There are many different types of buses you can take from Siem Reap to Phnom Penh (and vice versa). I decided to take a mini bus to Phnom Penh because it shaved off two hours of travel time. It’s hard to say if I’ve ever made a worse decision in my life. The air-con wasn’t working and I was strategically placed for a slow death with the sun beaming down on me for the entire 6 hour ride. To top it off, the seats were so close together and the road was SO bumpy I think my ass was actually in the air more than it was on my seat. It’s possible I crushed a couple vertebrae and I wouldn’t wish this travel route upon anyone who has emotions or dislikes hating their life. After sharing my experience with fellow travellers, we came to the conclusion that the sleeper buses are the best option for this route. They are big enough that you don't feel the impact of the bumpy roads, are $2 cheaper than the mini bus, take 2 hours longer but have electrical outlets AND wifi. How could you pass that up? I finally arrived in Phnom Penh in one piece, which I actually wasn’t 100% sure I would. Of course you get bombarded by TukTuk drivers the millisecond you get off the bus so I told them to “back up and let me get my bag before you harass me”. And that’s probably why they hate tourists. When one of them asked for a ridiculous price to my accommodation ($5), I laughed, said $2, and before waiting for his response, climbed into the TukTuk. Persistence is key. Knowing how much it should cost you to get from the bus station to your accommodation is also helpful. This information is usually readily available on your hostel's website or under location information on websites like hostelbookers.com. After grabbing a bite at the hostel and settling into my hostel (Mad Monkey - highly recommended for a great atmosphere and true 'hostel' vibes!), I was in bed by 9pm. Latest.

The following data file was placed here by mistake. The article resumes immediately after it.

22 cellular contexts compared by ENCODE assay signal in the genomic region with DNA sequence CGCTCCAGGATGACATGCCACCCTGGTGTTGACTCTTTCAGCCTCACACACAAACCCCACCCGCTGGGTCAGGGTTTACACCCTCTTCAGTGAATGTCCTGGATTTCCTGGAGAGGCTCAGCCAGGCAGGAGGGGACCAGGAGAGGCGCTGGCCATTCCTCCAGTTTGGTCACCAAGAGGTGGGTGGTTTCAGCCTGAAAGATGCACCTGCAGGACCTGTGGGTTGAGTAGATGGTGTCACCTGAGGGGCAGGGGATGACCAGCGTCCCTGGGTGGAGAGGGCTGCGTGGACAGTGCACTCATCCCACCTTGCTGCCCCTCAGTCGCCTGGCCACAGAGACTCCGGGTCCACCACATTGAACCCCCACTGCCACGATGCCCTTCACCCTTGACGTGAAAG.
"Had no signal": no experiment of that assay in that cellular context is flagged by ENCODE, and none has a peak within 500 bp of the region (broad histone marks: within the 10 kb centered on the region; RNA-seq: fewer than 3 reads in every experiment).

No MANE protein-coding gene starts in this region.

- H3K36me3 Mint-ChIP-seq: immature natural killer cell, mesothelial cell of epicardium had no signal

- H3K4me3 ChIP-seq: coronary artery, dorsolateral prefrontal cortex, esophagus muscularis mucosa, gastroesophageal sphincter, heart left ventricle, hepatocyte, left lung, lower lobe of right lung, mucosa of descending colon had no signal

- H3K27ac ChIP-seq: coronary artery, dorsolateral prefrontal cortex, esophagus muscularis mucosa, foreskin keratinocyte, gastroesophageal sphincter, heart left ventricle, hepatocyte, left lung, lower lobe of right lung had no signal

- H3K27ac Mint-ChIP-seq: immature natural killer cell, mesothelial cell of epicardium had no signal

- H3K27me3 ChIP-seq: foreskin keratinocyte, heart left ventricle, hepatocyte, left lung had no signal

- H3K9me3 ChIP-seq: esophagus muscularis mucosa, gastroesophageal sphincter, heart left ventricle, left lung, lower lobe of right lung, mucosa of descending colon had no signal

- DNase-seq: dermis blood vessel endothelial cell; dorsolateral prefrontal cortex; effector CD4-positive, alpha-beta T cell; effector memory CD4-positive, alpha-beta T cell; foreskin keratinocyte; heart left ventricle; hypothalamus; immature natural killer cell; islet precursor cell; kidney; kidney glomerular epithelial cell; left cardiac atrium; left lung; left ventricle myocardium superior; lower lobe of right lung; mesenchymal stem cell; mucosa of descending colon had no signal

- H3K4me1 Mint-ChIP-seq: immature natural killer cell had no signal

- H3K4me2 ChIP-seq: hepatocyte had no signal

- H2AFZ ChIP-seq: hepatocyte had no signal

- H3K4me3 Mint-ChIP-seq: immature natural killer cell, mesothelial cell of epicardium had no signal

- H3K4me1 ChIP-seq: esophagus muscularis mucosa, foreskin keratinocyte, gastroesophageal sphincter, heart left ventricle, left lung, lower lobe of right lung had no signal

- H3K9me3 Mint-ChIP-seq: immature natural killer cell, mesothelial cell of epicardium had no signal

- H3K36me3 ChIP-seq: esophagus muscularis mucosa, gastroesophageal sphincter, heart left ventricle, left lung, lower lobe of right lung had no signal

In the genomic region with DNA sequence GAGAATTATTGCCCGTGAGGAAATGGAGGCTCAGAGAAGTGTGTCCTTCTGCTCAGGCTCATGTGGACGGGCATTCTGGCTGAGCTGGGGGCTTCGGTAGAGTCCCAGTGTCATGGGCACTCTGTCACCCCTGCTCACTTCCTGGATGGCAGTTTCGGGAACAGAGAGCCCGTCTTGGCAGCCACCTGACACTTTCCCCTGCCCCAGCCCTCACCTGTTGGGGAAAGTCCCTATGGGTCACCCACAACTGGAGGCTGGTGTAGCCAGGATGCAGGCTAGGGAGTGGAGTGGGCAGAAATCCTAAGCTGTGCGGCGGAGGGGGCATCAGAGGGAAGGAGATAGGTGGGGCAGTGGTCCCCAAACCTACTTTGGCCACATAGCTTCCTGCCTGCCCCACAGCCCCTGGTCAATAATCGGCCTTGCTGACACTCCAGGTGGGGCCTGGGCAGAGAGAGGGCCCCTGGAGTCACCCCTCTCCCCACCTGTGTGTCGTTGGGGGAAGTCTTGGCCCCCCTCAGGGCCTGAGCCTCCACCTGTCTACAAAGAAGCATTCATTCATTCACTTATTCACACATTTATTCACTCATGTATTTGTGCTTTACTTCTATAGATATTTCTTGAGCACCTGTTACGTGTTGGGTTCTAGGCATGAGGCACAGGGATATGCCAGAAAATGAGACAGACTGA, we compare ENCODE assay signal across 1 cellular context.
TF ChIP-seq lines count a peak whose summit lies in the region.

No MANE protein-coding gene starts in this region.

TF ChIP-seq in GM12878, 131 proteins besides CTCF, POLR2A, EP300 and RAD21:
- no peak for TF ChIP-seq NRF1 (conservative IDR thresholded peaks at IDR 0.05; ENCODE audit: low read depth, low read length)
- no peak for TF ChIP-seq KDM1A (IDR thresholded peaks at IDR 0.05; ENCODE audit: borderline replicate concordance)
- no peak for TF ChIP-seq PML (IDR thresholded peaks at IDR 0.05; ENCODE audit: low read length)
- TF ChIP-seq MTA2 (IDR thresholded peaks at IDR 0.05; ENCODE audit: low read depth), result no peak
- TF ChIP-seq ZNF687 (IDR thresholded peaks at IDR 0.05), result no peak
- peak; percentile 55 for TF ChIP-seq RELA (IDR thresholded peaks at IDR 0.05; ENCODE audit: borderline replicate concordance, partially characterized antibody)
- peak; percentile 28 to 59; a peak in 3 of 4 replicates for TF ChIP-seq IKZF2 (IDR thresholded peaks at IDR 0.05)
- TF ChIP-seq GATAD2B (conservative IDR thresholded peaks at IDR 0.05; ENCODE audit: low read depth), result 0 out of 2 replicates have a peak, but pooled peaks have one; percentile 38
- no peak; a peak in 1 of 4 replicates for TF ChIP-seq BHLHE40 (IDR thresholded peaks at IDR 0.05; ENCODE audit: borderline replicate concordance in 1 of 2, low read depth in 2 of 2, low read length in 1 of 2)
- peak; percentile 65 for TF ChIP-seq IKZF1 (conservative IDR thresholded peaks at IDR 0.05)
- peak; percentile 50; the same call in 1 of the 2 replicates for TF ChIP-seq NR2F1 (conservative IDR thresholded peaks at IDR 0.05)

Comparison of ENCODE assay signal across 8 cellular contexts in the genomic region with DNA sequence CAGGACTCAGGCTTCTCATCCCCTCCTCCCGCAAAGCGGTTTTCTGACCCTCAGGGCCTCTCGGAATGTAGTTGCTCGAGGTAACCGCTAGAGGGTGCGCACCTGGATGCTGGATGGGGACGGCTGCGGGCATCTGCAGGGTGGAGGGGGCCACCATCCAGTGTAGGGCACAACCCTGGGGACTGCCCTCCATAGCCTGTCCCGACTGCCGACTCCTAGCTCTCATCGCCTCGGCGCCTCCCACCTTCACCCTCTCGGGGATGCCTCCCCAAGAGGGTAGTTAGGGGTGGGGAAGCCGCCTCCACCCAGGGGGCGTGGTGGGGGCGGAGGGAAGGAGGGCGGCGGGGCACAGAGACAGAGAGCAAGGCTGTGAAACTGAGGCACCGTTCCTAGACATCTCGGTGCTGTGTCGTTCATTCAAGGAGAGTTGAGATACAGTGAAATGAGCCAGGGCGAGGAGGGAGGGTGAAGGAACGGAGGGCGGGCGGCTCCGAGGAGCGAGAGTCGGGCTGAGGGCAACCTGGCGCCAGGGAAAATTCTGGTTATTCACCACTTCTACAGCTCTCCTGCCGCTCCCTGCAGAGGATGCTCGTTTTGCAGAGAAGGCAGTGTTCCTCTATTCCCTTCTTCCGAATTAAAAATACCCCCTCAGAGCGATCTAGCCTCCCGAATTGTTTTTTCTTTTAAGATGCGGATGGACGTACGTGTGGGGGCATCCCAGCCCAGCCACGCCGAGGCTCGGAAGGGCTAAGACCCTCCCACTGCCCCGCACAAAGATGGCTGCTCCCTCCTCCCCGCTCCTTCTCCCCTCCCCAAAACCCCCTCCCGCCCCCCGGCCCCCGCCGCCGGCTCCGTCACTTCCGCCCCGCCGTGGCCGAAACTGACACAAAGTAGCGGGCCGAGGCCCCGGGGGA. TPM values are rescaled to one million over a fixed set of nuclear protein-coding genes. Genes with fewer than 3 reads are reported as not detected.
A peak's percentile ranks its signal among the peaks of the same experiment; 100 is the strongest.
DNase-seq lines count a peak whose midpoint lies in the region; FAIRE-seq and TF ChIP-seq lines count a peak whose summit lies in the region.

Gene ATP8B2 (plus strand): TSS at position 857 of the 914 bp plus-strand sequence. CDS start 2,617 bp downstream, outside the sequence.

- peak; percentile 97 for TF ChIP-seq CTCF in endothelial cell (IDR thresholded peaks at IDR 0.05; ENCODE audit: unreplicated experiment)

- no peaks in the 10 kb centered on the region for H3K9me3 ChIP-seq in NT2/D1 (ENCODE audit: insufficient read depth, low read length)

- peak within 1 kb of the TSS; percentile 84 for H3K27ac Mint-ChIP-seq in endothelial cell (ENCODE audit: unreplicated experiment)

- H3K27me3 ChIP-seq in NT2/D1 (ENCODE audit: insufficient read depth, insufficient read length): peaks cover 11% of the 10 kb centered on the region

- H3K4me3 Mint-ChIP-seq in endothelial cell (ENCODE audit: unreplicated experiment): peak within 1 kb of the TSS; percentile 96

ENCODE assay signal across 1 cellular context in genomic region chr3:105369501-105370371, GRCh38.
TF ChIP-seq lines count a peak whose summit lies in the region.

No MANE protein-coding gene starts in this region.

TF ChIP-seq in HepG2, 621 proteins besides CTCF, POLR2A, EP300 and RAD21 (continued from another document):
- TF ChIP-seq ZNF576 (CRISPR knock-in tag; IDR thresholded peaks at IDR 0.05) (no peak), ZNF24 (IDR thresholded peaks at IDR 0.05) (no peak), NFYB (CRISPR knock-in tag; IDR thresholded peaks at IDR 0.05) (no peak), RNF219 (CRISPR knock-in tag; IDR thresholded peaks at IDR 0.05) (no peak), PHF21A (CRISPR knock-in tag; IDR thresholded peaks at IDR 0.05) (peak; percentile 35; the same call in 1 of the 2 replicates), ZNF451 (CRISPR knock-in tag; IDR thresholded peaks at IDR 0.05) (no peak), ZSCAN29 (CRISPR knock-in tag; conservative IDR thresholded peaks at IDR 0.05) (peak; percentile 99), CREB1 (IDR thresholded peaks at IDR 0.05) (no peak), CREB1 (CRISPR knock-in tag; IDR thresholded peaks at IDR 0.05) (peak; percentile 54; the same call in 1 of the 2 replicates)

I had set aside my entire first day to see the killing fields and S21 (merely the only reason I had come to Phnom Penh in the first place). As far as I knew, I was going alone since I hadn’t met anyone (maybe going to sleep as early as possible doesn’t help). The reception then pointed out two people, Gwen and Jevanni, who were going to the Killing Fields as well, so I asked if I could join in on their TukTuk. Just like that, we were off to experience some real depressing shit. Many people have compared the Killing Fields to the Holocaust, except although the incident in Cambodia is more recent (30-40 years ago), it is not well known globally. If you’re reading this thinking “what are the Killing Fields in Cambodia? Where’s Cambodia?” Once again, my point is proven. The Killing Fields are, in its most basic form, home to a mass genocide led by the communist Khmer Rouge regime in Cambodia beginning In the mid 1970s. With the intention of turning Cambodia into a slave-driven communist country, they targeted anyone who was educated, light skinned and had soft, unworked hands and their families (so there would be no one seeking revenge) and mass slaughtered them all. Who was left? Manipulatable, uneducated citizens who were brought to the countryside and expected to complete 13 hours of slave labour a day. All those who failed to comply with the inhumane conditions in which they lived, speak another language didn't work hard enough were taken to the Killing Fields just outside of Phnom Penh and murdered. They weren't suffocated in gas chambers but instead, their skulls smashed into rocks and their children beaten against trees like some kind of piñata. To this day, whenever it rains, skeletal remains continue to surface. This space has been turned into a historical memorial site, similar to the concentration camps in Germany and Poland, where individuals are able to visit and become educated about this disgusting mass genocide.